Leading the way to a cure

Lupus Research Update: 2012 Volume 4

Volume 4, 2012 - Online Edition | In This Issue

2012: A Year of Tremendous Achievement >
Silicon Chip May Offer More Complete Diagnosis >
Insights into Lupus: Looking at Chromosomal Variations >
Collaboration Aims to Swiftly Develop New Lupus Therapies >
Faces of Lupus: A Mother and Daughter Story >
Lupus News Corner >

Silicon Chip May Offer More Complete Diagnosis

Studying proteins on silicon chips, like those used in microprocessors, isn't science fiction in today's fastpaced scientific laboratories.

Dr. Paul "PJ" Utz has always been fascinated by the way proteins trigger a dizzying succession of physical reactions in human cells. So he and fellow researchers at the Stanford University School of Medicine began asking some rudimentary questions — Why does one protein hook-up with another? And why are subsequent biological repercussions so significant in disease?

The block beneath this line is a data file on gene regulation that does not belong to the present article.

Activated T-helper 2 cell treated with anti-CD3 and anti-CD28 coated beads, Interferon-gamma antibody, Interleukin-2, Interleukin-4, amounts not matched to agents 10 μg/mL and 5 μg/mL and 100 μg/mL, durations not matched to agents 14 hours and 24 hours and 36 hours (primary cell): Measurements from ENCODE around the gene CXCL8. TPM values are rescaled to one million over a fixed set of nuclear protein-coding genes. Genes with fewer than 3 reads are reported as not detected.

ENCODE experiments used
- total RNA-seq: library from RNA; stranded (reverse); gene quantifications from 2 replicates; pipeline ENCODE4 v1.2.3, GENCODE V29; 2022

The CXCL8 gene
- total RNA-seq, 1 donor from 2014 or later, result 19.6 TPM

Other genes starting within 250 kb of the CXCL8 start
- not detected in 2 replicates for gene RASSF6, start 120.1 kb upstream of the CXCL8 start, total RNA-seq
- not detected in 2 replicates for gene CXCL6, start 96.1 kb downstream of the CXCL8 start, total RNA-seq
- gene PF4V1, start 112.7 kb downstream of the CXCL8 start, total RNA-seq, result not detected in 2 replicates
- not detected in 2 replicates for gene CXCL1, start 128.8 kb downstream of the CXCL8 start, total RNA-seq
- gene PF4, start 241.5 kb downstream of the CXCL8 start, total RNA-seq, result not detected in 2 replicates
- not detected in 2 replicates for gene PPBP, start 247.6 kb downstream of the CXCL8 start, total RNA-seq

They may have found answers. In a collaborative effort with Intel Corp., they were able to synthesize segments of biological proteins, called peptides, onto silicon wafers, or chips.

Now at Stanford, using the chips, they're analyzing thousands of protein interactions. What they uncover promises to offer better diagnostic tools, enhanced assessment of therapies, and the design of more-effective drugs.

"Silicon doesn't adhere to proteins as much as glass does, so signal detection is easier and less effort is necessary to block the random binding of blood to substrate," Dr. Utz explains. "Additionally, individual peptides may be arranged closer together, using space more efficiently."

With the ALR's funding, Dr. Utz is investigating two classes of lupus-related molecules: inflammatory interferons and ctyokines: proteins that immune cells release to fight off infections.

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